Pushing the PFD message with fishermen

Published on January 24, 2013

By Tina Comeau

THE VANGUARD

NovaNewsNow.com

 

Years ago fishermen complained they were too bulky. Too hot. Uncomfortable.

And, many felt, not needed.

But efforts are ongoing to convince fishermen that PFDs, or personal floatation devices, are not the enemy.

By law PFDs are required to be on a fishing vessel and anywhere else where there is a risk of drowning. But sometimes getting fishermen to wear PFDs while they’re working can be a different story.  

Some will. Some won’t.

Stewart Franck, the executive director of the Fisheries Safety Association of Nova Scotia, says in the past fishermen had a valid argument. PFDs were bulky and they were uncomfortable. But advancements have made them more user friendly. And it seems to be working to make them more appealing.

“There are floatation devices that are smaller, lighter, that can be used while you’re working. They're being used a lot more now than they were in the past,” says Franck. “So the message is getting out there.”

However, often the message comes on the heels of a tragedy.

Neil d’Entremont, the Pubnico, N.S. store manager of Vernon d’Eon Lobster Plugs Ltd., says the recent drowning of a Wedgeport, N.S. fisherman has triggered interest in PFDs.

 “When an accident like this happens it seems to put a push on it. More people come in looking for them,” he says. “It’s a shame that it takes a tragedy like that to open their eyes.”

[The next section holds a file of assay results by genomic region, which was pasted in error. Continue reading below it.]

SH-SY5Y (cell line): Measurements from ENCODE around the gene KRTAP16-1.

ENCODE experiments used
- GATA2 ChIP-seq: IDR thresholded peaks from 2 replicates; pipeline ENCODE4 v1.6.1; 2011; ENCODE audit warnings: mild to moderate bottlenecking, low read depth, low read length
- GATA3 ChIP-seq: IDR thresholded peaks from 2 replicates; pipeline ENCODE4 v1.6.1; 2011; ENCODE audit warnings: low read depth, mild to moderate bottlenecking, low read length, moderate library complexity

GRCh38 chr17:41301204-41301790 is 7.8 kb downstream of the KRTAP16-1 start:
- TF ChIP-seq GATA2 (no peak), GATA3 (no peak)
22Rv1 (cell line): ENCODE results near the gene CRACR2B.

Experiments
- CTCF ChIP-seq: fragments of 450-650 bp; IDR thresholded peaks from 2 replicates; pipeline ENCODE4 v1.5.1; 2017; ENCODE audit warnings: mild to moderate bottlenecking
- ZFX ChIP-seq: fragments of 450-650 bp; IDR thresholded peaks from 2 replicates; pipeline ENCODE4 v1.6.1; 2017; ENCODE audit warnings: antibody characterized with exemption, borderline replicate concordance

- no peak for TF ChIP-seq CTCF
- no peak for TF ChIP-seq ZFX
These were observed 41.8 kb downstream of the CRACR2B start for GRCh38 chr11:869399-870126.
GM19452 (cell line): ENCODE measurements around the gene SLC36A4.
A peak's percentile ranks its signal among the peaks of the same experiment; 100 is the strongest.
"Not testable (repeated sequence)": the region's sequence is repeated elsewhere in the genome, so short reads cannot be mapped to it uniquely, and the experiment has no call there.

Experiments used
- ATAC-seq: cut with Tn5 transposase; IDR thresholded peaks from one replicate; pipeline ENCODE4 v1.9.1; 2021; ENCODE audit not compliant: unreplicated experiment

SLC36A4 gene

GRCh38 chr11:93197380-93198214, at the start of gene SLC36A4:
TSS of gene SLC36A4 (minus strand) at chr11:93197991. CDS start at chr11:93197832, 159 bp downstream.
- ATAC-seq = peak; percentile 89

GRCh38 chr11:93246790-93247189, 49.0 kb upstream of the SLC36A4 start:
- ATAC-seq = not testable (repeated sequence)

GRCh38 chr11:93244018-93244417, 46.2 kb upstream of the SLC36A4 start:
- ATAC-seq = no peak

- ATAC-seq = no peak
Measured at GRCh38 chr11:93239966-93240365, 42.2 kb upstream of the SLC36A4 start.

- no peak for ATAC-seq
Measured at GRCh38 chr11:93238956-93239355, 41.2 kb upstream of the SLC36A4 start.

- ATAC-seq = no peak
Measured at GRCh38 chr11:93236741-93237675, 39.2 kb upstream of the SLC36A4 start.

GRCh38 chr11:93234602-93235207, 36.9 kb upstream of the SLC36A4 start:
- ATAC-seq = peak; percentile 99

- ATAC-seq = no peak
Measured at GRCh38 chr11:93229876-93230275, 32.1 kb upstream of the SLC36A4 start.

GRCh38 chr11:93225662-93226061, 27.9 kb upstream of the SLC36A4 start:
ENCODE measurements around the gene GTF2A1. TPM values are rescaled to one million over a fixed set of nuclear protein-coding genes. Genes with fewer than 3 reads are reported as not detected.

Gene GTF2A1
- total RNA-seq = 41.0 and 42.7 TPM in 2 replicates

One product that d’Entremont notes as being very popular is Float-Tech – a jacket with a PFD built into it. The sleeves of the jacket can be removed and there is also the option of just wearing the PFD bladder (the part that inflates), which is in the form of a vest. The bladder alone sells for $220 plus tax. As an entire jacket it sells for $350 plus tax.

Franck says there are also PFDs that are worn as an un-inflated collar. They can be manually inflated or they automatically inflate when a fisherman hits, or goes below, the water.

“We need to continue to educate people that they can prevent these types of injuries, there are things that they can do and a responsibility that they can take to protect themselves,” Franck says.

His association is working to deliver this message in conjunction with the Workers Compensation Board, the Department of Labour and the Nova Scotia Fisheries Sector Council. A communications campaign is also part of spreading the word. Franck says they’re also getting fishermen to work with manufacturers and suppliers to identify, in their opinion, what works and what doesn’t. What’s good and what’s not?

And while enforcement is another area that could see a heavier push, Franck says a large part of the onus when it comes to safety falls on the shoulders of the fishing industry itself.

He admits a PFD won’t save a life in every instance. But at the very least if you can’t bring a person back home alive, maybe you can still bring them back home.

“And that can mean a lot,” he says.

It’s also important for fishing vessels to have a rescue plan in place because it’s one thing to find a person in the water, it’s another thing to get them back onto the boat. And having proper, working safety equipment onboard is also important.

Another thing Franck says that needs to change is the attitude that things won’t happen because they haven’t yet.

Or that it’s an acceptable risk.

“We need to change that,” he says. “That’s a big boat to turn around.”

 

 

Stewart Franck, executive director of the Fisheries Safety Association of Nova Scotia, displays some types of PFDs that are available to fishermen. The jacket he is wearing also has a PFD built into it.

TINA COMEAU PHOTO